Table ID 52457
Data type Table
Row count 594
Services Web Feature Service (WFS), Catalog Service (CS-W), data.govt.nz Atom Feed

Hector’s and Māui’s dolphin deaths (1921–2008)

Licence

Creative Commons Attribution 3.0 New Zealand

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3001
23
Added
28 Sep 2015

This dataset was first added to MfE Data Service on 28 Sep 2015.

The Hector’s and Māui’s dolphins are subspecies of the small dolphin Cephalorhynchus hectori. They are endemic to New Zealand (not found anywhere else). The Hector’s dolphin is classified as nationally endangered, while the Māui’s dolphin is nationally critical. Reporting incidental dolphin deaths from fishing helps us understand the pressures our protected marine species face from fishing.
This dataset relates to the "Bycatch of protected species: Hector’s and Māui’s dolphin" measure on the Environmental Indicators, Te taiao Aotearoa website.

Table ID 52498
Data type Table
Row count 65
Services Web Feature Service (WFS), Catalog Service (CS-W), data.govt.nz Atom Feed

Southern Annular Mode annual values, 1887–2016

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Creative Commons Attribution 4.0 International

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3004
19
Added
12 Oct 2017

This dataset was first added to MfE Data Service on 12 Oct 2017.

A consistent band of westerly wind flows across the Southern Hemisphere and circles the South Pole. The Southern Annular Mode (SAM) describes how this band moves, either north towards the equator (negative phase) or south towards Antarctica (positive phase). A negative phase typically causes increased westerlies, unsettled weather, and storms in New Zealand. A phase can last several weeks, but changes can be rapid and unpredictable.
The SAM is one of three climate oscillations that affect our weather. The resulting changes in air pressure, sea temperature, and wind direction can last for weeks to decades, depending on the oscillation.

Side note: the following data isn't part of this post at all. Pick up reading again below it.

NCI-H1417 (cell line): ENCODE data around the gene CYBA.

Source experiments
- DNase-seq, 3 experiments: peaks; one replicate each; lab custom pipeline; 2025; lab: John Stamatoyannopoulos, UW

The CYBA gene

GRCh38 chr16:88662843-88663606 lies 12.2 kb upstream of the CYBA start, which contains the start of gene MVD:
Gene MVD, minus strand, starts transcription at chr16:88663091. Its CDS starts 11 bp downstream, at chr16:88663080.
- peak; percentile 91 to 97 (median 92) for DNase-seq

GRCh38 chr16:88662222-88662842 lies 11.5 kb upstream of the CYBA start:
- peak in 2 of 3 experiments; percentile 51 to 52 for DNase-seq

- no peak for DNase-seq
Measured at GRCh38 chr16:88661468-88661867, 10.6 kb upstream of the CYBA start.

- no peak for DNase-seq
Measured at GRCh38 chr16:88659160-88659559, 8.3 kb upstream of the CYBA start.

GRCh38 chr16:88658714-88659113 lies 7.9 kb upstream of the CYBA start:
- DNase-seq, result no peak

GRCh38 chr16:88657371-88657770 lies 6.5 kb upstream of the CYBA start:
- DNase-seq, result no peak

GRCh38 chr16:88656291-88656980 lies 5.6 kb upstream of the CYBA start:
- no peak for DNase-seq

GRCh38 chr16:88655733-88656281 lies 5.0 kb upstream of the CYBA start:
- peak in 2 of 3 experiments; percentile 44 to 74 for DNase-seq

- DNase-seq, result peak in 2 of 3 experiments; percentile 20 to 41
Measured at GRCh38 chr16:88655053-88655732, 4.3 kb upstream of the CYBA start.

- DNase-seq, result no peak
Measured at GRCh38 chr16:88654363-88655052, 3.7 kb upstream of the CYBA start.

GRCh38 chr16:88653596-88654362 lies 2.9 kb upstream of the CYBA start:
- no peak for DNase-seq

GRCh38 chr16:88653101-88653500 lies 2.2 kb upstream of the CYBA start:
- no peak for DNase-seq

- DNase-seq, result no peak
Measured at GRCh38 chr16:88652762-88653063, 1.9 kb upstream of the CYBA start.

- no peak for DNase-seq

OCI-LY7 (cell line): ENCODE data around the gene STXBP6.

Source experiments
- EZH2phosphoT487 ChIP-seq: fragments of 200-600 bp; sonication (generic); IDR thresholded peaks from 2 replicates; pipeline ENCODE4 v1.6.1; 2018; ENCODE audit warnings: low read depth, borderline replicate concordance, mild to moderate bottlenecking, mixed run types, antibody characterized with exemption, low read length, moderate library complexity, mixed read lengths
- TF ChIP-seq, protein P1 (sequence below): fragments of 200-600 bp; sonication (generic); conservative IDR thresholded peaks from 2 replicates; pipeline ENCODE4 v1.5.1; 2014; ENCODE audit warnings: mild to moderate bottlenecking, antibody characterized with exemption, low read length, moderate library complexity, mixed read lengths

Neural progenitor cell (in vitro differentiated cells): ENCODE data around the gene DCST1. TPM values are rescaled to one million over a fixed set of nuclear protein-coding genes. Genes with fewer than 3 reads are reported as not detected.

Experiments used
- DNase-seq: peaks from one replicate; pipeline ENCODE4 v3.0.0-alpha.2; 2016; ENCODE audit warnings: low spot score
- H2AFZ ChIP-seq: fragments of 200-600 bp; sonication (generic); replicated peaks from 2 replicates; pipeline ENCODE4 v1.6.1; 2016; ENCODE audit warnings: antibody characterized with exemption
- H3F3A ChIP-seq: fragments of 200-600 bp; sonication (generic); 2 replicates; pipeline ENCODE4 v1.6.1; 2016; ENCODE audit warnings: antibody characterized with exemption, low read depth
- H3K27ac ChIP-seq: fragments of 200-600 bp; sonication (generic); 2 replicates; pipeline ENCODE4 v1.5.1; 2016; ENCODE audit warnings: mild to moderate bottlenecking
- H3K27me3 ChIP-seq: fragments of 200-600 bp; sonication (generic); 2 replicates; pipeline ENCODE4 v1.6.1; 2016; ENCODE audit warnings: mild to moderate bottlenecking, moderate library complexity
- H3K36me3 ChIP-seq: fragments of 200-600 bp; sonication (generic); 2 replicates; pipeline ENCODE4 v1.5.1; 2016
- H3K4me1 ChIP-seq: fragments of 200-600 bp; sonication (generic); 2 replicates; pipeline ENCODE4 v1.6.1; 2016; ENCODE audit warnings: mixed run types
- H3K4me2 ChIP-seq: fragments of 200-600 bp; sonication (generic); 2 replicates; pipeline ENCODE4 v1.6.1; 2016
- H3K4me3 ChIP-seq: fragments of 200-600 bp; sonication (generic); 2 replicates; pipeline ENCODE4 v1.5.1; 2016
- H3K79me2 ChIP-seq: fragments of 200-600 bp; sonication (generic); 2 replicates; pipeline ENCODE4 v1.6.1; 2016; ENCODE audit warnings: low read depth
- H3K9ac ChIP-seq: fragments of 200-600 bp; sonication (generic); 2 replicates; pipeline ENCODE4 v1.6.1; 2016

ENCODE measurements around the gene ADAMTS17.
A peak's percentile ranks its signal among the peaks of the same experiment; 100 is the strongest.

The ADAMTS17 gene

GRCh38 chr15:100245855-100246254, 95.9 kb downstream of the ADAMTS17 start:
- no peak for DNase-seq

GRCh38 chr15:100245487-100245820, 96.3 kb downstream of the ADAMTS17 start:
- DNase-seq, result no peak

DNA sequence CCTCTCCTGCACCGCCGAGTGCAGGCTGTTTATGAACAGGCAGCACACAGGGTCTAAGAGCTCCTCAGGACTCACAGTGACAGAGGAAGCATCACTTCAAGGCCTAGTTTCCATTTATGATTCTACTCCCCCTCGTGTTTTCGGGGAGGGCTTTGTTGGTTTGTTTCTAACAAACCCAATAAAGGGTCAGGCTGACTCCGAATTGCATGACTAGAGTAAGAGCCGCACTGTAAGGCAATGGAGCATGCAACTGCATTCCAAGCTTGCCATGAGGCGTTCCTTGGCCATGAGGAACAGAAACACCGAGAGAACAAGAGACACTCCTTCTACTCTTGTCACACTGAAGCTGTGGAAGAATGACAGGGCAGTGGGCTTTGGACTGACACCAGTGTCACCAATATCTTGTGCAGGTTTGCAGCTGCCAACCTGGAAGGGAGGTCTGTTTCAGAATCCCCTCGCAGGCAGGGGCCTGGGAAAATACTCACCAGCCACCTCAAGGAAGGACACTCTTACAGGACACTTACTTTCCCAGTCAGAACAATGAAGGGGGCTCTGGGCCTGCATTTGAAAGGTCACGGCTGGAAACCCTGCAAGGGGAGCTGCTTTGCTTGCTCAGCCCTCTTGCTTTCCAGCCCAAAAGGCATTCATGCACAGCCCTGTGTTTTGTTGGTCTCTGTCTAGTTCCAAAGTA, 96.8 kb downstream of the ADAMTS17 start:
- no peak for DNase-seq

More information on this dataset and how it relates to our environmental reporting indicators and topics can be found in the attached data quality pdf.

Table ID 89383
Data type Table
Row count 168
Services Web Feature Service (WFS), Catalog Service (CS-W), data.govt.nz Atom Feed

Carbon dioxide concentrations at Baring Head (1972–2013)

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Creative Commons Attribution 3.0 New Zealand

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3004
15
Added
01 Oct 2015

This dataset was first added to MfE Data Service on 01 Oct 2015.

Greenhouse gases (GHGS) in the atmosphere absorb heat radiating from Earth, warming the atmosphere. Emissions from human activities increase the concentrations of these gases. Increases in these gases increase ocean acidity and are extremely likely to contribute to increased global temperatures, sea levels, and glacier melt. Monitoring GHG concentrations allows us to infer long-term impacts on ocean acidity, temperature, sea level, and glaciers.
Greenhouse gases are generally well mixed around the globe. We use ‘clean air’ observations from Baring Head, near Wellington, to estimate global concentrations of the greenhouse gases – carbon dioxide (CO2), methane (CH4), nitrous oxide (N2O), and carbon monoxide (CO). These observations are made only when the air’s trajectory is from the south and away from any likely local sources of gas emissions. This gives an estimate representative of the concentrations over the Southern Ocean.
The observations tell us how the global atmosphere responds to increasing emissions of greenhouse gases, and are an internationally representative measure of global concentrations. However, the Southern Hemisphere has slightly less greenhouse gas concentrations than the Northern Hemisphere, as well as a smaller seasonal variation.
Further information can be found in:
Mikaloff Fletcher, SE, & Nichol, S (2014) Measurements of Trace Gases in Well-mixed Air at Baring Head: Trends in carbon dioxide, methane, nitrous oxide and carbon monoxide. Prepared for Ministry for the Environment. Available at data.mfe.govt.nz/x/cZzREp on the Ministry for the Environment dataservice (data.mfe.govt.nz/).